Last Thursday, the Mass. Institute for Career and College Readiness (MICCR) hosted a webinar entitled ”Starting a National Conversation on Career Literacy.” Career literacy is defined as “preparing students with the knowledge, skills, and experiences to thrive in a post-secondary setting” and the reason it’s relevant, according MICCR, is that “as the “skill gap” between students’ abilities and the expectations of colleges and employers continues to widen, the education system is being asked to respond. Career literacy offers a framework for supporting college and career readiness by ensuring that all youth establish and implement personal career and education plans.” Here are some notes from the webinar and comments on what Melrose is doing to address this issue:
The pathways challenge
· Students need to pursue their goals to achieve the American Dream (i.e. a middle class job) and that pathway is not always college; college doesn’t work well for all, so there need to be multiple pathways to the American Dream.
· 40% of high school grads who start college don’t graduate and 50% who graduate will end up un- or under-employed.
· The majority of US schoolchildren lives in poverty or low-income families and often cannot afford to attend college.
· What we believe as a society: 4 year college is the only true pathway for success; high school is traditionally about prepping students for 4 year college so there is a narrowed view in that setting; community/technical colleges are a less prestigious option, and only appropriate for students who aren’t capable of 4 year college work.
· We are failing many students because our high school approach is too narrow and reinforces elitism, and we can’t prepare students for the middle class if we steer them away from many middle class jobs.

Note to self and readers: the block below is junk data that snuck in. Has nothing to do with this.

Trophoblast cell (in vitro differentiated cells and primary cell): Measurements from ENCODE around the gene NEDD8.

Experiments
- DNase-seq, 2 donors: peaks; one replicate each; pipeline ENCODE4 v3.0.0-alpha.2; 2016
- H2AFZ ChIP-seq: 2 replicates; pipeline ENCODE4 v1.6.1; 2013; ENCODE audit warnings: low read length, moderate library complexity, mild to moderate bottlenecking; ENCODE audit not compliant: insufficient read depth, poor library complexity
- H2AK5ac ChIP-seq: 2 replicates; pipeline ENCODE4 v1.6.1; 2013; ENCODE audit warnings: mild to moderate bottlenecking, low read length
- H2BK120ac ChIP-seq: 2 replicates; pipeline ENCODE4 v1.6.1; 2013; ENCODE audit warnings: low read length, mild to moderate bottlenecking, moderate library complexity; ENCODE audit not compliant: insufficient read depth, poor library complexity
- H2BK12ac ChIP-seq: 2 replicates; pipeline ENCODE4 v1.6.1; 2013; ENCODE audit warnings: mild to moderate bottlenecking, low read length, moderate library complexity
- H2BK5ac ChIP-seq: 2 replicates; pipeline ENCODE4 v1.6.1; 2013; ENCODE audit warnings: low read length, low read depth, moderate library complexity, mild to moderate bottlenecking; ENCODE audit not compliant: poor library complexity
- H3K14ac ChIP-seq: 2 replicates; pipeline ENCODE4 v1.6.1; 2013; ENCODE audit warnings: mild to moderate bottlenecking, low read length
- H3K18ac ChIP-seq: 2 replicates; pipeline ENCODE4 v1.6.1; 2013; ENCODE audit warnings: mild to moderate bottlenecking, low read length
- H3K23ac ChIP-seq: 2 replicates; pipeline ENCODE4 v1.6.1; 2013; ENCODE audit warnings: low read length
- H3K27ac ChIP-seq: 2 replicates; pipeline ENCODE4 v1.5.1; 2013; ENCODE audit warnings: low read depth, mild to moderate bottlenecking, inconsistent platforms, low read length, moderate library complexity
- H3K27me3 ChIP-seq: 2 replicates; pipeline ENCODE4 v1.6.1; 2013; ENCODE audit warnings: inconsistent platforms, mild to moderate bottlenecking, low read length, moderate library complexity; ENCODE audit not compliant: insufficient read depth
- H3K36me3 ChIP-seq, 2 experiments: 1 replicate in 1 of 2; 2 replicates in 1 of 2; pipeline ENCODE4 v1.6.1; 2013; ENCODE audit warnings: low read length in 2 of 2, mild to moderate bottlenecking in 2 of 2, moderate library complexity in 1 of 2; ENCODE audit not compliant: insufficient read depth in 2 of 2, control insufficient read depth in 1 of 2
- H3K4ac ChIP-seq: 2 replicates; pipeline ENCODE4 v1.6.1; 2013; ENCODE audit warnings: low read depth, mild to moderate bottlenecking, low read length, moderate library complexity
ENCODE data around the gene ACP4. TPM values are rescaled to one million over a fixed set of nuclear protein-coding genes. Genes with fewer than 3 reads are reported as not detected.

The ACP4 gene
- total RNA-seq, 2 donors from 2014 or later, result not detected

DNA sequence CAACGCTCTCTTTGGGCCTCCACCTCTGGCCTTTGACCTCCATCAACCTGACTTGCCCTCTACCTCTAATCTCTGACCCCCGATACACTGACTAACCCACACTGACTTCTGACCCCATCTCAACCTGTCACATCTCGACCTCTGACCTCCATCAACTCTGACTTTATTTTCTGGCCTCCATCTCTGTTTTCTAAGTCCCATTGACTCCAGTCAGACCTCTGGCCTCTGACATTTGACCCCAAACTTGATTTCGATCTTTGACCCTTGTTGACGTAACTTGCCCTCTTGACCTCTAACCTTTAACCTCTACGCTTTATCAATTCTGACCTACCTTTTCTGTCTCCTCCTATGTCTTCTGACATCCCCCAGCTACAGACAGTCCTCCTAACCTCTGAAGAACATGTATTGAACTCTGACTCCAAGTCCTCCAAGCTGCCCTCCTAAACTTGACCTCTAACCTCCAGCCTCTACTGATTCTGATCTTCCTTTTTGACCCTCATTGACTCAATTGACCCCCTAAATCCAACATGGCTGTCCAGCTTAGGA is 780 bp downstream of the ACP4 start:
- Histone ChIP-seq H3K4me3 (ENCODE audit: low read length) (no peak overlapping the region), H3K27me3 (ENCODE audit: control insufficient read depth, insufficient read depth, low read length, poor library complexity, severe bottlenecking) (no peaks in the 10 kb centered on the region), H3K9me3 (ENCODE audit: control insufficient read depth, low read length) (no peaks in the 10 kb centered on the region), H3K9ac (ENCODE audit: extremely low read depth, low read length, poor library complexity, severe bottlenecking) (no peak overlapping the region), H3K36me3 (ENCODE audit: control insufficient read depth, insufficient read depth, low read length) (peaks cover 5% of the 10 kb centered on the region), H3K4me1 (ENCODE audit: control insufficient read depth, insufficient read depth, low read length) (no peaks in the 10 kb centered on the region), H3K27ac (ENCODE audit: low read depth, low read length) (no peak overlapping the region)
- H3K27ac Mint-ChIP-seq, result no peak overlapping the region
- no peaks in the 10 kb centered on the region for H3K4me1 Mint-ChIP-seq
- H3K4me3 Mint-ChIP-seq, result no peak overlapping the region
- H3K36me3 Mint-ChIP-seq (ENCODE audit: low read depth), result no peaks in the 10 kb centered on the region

· One myth is that career literacy is just for special education students, but it is a pathway for all students.
Genesis of the idea of career literacy
· Students and adults need to be equipped with the knowledge, tools, and support they need to make career decisions now and in the future; and K-12 school counselor departments are understaffed.
· Disengagement: 76% of elementary students consider themselves disengaged, and 44% of high school students say the same thing.
How will career literacy be employed and what will the outcomes be?
· Make career guidance a central focus of education by starting early in a K-12 system and make post-secondary completion purposeful.
· Embed collaborative approaches, like work-based learning that is proven to promote engagement.
· Students will develop key employable skills and it’s the gold standard of career experience. Employers say it’s the ideal method for identifying future employees.
Examples of student engagement and career literacy in Melrose
· Differentiating instruction and continually grouping and re-grouping students based on their master of subject matter at the elementary level.
· Development of new courses, pathways (Global Education, STEM, etc.), and sequences for content areas at the middle and high school to support and encourage student interests.
· Online learning (including online courses), high school courses, project based learning, or outside activities approved for credit waiver engage students in alternative academic opportunities.
· Senior internships in a wide variety of work arenas.
· Clubs and activities that inspire students.
· Some students attend the regional vocational technical high school, after family review of the student’s interests and in collaboration with the school counselor near the end of 8th grade.
Proposed immediate next steps for Melrose
· Implementation of Personalized Learning Plans, “[a] student-directed, multi-year process that engages students in mapping their interests, academic plans, personal growth, and preparation for postsecondary goals.”
· Competency-based learning: “when students work at their academic level, understanding what they are learning and what they need to do next.”
· Recommended by Supt. Taymore at 9/15 School Committee meeting and for community discussion beginning at the 10/6 Committee meeting. For more on this initiative, read the introductory document at
and scroll down to 6.B.1.a.: MPS Education Opportunities.